What all of this boils down to is, we don’t know enough about this event to be able to draw any conclusions from it, and by extension, make any policy decisions because of it. The Connecticut State Police are in charge of the investigation into the shooting, its causes, the shooter, and his family. They’ve disclosed nothing of consequence about it, and I don’t envision them ever doing so. We know nothing about the Newtown shooter with any certainty. We don’t know his motive, or what could have caused him to go on this rampage. We don’t know if his mother had kept her guns locked up, or if she did, if she’d allowed her son access to the keys. We don’t know what sort of planning went into this event or if anyone in his life had seen any warning signs.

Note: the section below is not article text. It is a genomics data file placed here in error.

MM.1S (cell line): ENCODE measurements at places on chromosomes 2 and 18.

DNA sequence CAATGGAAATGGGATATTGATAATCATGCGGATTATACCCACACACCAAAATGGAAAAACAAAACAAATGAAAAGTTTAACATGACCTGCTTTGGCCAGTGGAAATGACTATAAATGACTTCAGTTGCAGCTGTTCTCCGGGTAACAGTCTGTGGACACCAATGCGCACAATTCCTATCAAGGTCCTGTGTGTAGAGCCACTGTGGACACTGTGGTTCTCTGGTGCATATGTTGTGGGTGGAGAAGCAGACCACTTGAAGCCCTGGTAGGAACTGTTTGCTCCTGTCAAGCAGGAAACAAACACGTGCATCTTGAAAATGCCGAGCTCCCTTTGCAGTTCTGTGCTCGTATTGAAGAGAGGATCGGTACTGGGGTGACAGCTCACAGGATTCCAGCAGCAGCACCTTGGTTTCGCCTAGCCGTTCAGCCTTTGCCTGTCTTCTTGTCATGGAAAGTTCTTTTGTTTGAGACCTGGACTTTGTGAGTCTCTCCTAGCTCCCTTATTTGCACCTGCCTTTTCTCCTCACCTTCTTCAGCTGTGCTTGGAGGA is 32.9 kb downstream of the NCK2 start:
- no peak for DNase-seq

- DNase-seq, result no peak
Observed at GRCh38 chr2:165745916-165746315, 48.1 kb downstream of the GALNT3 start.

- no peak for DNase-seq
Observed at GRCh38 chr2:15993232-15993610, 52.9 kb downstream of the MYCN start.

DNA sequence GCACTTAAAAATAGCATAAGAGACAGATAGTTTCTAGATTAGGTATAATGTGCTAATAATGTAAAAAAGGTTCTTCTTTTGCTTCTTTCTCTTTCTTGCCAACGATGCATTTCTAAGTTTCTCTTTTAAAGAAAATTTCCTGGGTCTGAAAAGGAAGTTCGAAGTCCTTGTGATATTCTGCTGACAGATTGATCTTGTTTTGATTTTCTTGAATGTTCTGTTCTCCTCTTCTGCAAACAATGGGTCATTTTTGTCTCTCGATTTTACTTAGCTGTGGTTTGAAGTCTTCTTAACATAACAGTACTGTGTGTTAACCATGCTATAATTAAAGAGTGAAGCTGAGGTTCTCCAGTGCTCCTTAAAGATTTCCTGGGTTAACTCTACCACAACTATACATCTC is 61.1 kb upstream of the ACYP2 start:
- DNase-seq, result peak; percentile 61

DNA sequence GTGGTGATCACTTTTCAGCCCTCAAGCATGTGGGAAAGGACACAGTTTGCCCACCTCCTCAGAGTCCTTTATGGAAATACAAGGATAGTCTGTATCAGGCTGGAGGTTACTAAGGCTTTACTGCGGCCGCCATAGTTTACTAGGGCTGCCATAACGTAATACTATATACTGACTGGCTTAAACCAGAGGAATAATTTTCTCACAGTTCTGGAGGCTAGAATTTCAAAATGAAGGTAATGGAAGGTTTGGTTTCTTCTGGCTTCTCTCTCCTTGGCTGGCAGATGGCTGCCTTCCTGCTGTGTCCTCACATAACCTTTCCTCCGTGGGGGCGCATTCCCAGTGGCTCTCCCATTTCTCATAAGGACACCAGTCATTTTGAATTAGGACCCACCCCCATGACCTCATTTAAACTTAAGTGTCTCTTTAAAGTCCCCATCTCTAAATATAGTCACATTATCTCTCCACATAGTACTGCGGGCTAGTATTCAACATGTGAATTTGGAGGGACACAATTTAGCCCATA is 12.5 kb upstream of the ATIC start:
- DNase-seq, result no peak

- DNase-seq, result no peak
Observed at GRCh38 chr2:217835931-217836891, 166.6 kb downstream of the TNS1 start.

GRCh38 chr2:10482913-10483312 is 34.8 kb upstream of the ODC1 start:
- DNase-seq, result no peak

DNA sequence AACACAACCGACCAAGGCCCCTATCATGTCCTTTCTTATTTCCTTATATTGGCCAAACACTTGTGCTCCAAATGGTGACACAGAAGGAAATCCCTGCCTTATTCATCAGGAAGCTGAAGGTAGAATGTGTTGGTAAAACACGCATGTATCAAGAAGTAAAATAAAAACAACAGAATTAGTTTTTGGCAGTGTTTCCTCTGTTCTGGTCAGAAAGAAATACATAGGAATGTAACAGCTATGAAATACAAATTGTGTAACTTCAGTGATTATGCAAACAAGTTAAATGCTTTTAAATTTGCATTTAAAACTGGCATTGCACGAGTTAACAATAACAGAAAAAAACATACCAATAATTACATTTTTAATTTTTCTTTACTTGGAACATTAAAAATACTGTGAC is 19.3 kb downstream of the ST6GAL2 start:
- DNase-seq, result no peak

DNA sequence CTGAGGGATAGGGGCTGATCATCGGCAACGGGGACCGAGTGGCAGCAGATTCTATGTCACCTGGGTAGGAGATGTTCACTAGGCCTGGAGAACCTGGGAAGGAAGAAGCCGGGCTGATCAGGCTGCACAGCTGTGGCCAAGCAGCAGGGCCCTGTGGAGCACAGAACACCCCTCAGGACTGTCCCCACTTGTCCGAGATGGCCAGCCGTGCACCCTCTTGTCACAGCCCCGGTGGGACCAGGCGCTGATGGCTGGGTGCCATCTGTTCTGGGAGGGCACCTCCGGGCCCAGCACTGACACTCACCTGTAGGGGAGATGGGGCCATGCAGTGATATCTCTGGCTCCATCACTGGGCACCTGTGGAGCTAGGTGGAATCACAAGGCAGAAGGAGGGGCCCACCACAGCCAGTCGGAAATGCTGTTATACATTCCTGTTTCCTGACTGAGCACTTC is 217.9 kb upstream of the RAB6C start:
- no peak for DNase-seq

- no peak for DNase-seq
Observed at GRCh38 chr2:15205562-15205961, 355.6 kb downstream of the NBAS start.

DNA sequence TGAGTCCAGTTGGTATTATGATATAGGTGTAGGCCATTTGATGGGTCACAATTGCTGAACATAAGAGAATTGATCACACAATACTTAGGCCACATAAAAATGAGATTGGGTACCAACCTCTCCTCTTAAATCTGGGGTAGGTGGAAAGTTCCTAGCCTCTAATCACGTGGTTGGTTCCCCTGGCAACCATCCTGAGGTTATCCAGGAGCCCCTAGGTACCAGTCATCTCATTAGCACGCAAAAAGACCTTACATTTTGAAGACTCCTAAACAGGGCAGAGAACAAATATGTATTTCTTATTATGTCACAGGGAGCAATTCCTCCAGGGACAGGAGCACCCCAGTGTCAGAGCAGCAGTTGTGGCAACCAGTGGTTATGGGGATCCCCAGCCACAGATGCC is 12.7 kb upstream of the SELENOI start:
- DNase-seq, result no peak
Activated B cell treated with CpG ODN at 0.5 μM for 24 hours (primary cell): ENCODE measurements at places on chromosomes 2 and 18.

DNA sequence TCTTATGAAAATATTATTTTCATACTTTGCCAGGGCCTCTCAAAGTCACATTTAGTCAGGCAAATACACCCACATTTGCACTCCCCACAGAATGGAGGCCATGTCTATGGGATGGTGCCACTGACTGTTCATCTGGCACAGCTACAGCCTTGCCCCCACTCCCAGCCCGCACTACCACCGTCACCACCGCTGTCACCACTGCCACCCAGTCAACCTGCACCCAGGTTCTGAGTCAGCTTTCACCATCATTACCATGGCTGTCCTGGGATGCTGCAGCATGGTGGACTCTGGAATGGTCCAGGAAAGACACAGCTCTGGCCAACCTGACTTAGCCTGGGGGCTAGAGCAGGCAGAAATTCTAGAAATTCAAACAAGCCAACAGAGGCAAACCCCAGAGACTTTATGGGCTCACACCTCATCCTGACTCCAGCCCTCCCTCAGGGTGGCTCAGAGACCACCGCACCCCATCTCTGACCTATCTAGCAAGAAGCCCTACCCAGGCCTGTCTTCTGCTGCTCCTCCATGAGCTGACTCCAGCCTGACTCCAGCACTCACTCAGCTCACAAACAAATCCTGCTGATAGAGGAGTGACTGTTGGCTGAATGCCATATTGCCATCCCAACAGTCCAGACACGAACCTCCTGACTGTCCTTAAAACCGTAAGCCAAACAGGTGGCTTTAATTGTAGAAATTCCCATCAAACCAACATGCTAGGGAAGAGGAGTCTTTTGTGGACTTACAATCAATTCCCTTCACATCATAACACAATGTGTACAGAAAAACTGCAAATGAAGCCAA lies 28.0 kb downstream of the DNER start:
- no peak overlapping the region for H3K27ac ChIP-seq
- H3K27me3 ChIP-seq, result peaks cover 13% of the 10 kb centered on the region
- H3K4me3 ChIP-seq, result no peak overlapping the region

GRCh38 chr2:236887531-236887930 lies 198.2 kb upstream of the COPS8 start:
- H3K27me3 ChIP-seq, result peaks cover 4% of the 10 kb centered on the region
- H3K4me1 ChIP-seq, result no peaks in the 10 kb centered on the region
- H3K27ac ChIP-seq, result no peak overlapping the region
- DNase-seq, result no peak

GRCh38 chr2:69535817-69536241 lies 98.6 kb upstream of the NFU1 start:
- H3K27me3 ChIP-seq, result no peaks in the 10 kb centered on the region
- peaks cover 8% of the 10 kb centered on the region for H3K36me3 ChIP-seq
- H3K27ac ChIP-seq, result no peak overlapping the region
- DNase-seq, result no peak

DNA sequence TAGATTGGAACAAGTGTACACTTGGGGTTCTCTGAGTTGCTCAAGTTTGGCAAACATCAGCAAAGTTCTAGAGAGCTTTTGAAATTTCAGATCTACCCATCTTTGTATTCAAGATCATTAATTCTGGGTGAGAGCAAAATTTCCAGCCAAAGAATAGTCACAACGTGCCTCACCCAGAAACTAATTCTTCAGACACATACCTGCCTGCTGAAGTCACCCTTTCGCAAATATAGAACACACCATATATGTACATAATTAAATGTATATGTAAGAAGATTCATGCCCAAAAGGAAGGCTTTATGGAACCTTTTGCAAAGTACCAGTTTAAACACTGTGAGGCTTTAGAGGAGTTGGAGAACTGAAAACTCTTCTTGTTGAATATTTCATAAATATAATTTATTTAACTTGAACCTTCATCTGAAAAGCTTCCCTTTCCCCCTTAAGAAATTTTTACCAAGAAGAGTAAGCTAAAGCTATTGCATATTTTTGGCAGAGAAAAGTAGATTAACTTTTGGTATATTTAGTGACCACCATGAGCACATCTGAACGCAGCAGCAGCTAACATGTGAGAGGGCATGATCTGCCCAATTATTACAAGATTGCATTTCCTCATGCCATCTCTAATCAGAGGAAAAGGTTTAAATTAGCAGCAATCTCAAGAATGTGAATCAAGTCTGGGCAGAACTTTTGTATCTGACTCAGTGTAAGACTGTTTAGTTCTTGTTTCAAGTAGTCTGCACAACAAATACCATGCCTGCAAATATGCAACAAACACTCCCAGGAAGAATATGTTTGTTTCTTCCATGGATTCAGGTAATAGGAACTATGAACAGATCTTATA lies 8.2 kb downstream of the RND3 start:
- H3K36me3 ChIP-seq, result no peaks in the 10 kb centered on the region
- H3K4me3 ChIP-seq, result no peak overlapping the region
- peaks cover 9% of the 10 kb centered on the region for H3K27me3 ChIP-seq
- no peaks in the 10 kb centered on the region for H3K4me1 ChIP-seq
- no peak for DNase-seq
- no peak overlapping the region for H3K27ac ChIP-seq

In sum … we don’t know Jack shit about Adam Lanza or about why the shooting occurred. The people who do know, aren’t talking, and they aren’t likely to talk. To make any large-scale policy changes based on zero knowledge, is the worst kind of folly. We need to put the brakes on all the yammering and get to the bottom of this event before making any serious moves.

That’s just the way it is. Unfortunately.

Photo credit: Motifake.